On February 1st, the Federal Open Market Committee (FOMC) meeting minutes were released, and the Fed announced a 25bps rate hike. As such, markets started to rally.
An interesting note is that the FOMC meeting minutes and the associated press conference appeared contradictory in nature because there was not a straightforward hawkish or dovish narrative across both. The statement was hawkish. Meanwhile, Fed Chairman Powell’s language in the press conference was remarkably dovish, describing the disinflation process as having started and as “encouraging and gratifying”. This was seen by markets as the signal to continue the recent rally. Precious metals, equities, and risk assets have all seen significant post-meeting relief.
The first innings of a recession always appear to be somewhat of a soft landing in which inflation and growth begin to slow gradually. Yesterday’s meeting echoed the ideas that recent indicators point to a modest increase in spending and that inflation has eased, precisely what the first innings of a recession would predict. As markets shortsightedly adopt the soft landing narrative, the Fed’s lack of pushback against easier financial conditions added fuel to the fire. Given this, it is doubtful that markets will stop rallying unless one of two cases occurs: First if data comes in hot, it potentially frightens the market into thinking the Fed will turn back hawkish and raise rates more than the recently observed 25bps hike. The second scenario is the other extreme. Should data start coming in highly recessionary with lower inflation and weak growth, this will eliminate all believers in the soft landing narrative, thus halting the rally. However, at present, it looks like the market rally of 2023 could continue until either of these scenarios happen. An important thing to note is that whenever inflation has exceeded 5% in the past, it has never come back down without the Federal Funds Rate exceeding the CPI. Considering the Federal Funds Rate is currently at 4.65% and CPI inflation at 6.5%, more rate hikes are on the horizon unless data comes in highly recessionary. CPI data on the 14th will provide significant insight into whether or not the Fed will follow the likes of the European Central Bank & Bank of England and go with a 50bps hike rather than a 25bps hike.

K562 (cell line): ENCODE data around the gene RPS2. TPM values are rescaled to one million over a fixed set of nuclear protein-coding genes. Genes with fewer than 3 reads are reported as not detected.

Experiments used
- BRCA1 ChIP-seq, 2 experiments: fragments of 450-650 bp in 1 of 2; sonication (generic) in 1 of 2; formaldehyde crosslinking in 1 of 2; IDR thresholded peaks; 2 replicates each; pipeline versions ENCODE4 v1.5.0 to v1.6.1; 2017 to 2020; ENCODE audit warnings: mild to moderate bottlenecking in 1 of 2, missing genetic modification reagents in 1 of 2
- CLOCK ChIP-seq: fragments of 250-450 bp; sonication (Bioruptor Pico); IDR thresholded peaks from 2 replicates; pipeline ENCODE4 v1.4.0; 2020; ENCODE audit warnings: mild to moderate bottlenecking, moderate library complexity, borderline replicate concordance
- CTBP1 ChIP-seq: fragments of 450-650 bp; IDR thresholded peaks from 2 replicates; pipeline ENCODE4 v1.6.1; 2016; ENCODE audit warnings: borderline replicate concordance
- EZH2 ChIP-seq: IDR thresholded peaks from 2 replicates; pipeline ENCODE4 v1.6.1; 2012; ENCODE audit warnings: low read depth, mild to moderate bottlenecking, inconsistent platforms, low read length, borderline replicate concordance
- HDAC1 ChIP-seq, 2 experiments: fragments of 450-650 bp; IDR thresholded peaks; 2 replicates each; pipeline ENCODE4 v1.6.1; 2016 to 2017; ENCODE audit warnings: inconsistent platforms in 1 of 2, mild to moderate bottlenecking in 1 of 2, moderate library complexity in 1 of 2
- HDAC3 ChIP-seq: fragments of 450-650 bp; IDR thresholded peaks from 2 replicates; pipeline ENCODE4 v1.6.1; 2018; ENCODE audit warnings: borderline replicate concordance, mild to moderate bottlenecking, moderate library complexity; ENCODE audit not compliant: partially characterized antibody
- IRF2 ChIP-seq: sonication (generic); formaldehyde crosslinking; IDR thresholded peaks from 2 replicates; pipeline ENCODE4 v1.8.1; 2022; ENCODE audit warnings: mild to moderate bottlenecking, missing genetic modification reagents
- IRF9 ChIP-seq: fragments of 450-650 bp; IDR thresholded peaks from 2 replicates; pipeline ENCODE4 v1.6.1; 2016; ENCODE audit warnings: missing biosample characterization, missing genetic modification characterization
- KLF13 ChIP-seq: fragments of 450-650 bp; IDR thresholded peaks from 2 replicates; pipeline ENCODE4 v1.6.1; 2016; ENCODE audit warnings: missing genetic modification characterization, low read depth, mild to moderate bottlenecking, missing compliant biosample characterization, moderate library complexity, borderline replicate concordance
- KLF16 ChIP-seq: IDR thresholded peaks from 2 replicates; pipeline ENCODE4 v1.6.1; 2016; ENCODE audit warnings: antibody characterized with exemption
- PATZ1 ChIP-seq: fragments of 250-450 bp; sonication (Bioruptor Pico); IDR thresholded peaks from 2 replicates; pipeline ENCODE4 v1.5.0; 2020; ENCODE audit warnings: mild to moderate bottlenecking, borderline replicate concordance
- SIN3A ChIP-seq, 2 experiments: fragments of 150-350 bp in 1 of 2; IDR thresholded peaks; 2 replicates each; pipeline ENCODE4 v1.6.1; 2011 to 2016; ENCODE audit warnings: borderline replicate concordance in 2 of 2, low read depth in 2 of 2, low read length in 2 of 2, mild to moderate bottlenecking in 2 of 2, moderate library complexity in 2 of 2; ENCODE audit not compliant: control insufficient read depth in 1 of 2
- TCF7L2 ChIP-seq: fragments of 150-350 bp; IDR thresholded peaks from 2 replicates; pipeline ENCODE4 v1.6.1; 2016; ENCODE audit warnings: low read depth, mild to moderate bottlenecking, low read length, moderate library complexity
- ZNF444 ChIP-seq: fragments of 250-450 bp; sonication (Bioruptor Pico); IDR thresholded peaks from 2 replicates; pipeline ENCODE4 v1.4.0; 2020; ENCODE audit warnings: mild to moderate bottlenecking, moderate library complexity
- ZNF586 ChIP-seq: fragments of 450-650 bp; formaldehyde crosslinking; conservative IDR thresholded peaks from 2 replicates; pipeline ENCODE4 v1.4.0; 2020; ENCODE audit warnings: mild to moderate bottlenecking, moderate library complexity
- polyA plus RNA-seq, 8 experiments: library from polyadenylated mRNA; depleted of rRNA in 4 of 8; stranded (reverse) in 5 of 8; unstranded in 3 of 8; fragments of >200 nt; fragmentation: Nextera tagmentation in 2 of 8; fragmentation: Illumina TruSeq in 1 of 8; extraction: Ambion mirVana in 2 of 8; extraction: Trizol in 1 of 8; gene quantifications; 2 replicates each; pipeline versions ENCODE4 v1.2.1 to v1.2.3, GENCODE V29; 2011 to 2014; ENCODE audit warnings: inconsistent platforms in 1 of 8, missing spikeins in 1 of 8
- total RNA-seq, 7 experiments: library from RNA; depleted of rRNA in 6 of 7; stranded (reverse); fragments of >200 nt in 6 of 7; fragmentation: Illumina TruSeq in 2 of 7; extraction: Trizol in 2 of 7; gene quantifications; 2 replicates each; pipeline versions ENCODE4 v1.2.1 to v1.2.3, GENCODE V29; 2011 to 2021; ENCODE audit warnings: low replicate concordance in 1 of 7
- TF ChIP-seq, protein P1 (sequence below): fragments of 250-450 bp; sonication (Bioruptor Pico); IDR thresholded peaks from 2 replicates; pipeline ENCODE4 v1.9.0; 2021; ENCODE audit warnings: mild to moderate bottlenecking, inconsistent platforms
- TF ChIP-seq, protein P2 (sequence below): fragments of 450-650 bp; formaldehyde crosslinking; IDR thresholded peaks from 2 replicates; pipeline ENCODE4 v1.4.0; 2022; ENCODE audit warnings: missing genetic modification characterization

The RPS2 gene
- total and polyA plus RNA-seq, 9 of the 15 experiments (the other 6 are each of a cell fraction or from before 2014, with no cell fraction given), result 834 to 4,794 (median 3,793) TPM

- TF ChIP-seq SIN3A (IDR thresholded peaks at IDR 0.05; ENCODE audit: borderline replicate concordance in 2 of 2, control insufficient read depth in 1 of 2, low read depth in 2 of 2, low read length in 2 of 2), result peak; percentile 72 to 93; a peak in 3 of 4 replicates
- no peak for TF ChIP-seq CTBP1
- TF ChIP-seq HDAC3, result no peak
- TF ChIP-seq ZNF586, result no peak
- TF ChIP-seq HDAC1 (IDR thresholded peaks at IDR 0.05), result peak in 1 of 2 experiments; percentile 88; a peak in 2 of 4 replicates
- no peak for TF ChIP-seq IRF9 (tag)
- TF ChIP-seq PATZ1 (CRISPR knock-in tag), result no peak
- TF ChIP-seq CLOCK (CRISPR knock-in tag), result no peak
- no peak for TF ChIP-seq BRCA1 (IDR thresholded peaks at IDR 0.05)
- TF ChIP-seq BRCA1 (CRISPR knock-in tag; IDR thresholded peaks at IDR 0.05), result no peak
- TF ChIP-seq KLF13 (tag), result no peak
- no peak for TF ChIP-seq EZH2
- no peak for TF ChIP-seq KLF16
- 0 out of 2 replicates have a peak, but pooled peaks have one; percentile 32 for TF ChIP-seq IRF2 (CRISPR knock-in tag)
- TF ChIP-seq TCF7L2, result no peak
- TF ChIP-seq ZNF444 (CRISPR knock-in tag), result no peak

Another important thing to note is that Apple, Amazon, and Alphabet (the parent company of Google) all missed earnings last night. If three of the world’s largest companies missed earnings, it does not breed confidence in the hopes of avoiding a recession. One thing is for sure, the S&P500 will take a hit when the NYSE opens later today.
Check out the chart on TradingView here.